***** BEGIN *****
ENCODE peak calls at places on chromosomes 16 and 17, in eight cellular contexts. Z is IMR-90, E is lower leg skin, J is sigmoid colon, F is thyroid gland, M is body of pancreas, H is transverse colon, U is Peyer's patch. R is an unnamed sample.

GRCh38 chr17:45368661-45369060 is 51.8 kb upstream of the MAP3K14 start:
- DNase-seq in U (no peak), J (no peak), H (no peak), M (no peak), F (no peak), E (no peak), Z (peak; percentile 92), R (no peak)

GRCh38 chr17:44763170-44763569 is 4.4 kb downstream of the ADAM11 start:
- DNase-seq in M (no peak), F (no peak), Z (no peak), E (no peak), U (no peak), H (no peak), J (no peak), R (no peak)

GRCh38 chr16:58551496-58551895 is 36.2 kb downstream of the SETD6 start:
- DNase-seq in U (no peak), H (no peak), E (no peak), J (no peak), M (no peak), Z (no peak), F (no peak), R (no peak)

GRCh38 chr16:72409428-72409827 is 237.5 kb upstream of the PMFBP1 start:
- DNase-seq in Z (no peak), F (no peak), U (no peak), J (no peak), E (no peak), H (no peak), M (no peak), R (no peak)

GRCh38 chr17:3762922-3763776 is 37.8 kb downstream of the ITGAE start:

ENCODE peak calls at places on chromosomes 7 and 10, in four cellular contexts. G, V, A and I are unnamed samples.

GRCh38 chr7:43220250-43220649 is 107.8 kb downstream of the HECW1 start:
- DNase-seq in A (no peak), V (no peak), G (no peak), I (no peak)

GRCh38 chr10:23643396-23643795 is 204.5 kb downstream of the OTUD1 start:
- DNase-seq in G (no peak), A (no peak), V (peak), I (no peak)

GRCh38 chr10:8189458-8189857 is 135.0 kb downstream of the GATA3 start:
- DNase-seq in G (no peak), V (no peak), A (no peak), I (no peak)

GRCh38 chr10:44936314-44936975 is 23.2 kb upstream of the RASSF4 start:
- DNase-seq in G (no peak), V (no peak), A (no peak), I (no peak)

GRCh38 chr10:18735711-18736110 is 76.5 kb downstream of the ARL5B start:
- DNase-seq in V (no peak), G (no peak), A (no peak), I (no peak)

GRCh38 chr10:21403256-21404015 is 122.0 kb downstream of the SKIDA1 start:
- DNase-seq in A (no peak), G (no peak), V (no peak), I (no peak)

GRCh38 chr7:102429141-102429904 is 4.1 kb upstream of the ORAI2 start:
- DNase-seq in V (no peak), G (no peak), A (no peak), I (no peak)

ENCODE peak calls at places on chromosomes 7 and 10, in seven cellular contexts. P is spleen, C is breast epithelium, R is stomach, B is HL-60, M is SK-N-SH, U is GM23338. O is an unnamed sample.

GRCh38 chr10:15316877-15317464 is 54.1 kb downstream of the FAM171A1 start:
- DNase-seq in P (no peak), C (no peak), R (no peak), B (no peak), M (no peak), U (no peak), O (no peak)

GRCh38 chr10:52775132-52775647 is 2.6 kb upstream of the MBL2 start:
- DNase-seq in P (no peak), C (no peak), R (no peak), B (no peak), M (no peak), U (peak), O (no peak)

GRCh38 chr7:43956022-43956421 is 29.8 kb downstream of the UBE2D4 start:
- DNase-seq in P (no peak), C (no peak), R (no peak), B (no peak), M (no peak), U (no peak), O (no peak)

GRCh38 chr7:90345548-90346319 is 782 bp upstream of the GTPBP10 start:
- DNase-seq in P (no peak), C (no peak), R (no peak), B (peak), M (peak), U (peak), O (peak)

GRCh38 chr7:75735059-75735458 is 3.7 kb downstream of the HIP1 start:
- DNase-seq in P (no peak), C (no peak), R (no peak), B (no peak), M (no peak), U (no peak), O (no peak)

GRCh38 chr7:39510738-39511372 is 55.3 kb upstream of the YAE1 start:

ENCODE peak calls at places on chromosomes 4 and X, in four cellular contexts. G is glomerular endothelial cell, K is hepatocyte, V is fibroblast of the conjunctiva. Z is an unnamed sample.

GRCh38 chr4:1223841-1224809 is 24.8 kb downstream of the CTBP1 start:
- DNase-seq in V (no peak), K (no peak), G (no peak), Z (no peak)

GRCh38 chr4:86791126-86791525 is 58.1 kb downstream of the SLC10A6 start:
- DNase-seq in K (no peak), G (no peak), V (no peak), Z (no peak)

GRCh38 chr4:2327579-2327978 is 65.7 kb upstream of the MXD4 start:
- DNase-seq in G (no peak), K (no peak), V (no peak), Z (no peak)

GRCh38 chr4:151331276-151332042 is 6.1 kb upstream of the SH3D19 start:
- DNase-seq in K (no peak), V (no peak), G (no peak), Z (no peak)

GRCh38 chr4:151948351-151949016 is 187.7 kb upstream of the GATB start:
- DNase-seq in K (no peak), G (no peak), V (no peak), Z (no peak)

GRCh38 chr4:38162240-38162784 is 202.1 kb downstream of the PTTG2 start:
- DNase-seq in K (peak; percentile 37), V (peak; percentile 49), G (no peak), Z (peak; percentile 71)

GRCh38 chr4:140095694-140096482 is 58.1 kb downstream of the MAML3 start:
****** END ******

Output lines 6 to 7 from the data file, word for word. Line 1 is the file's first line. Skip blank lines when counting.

GRCh38 chr16:58551496-58551895 is 36.2 kb downstream of the SETD6 start:
- DNase-seq in U (no peak), H (no peak), E (no peak), J (no peak), M (no peak), Z (no peak), F (no peak), R (no peak)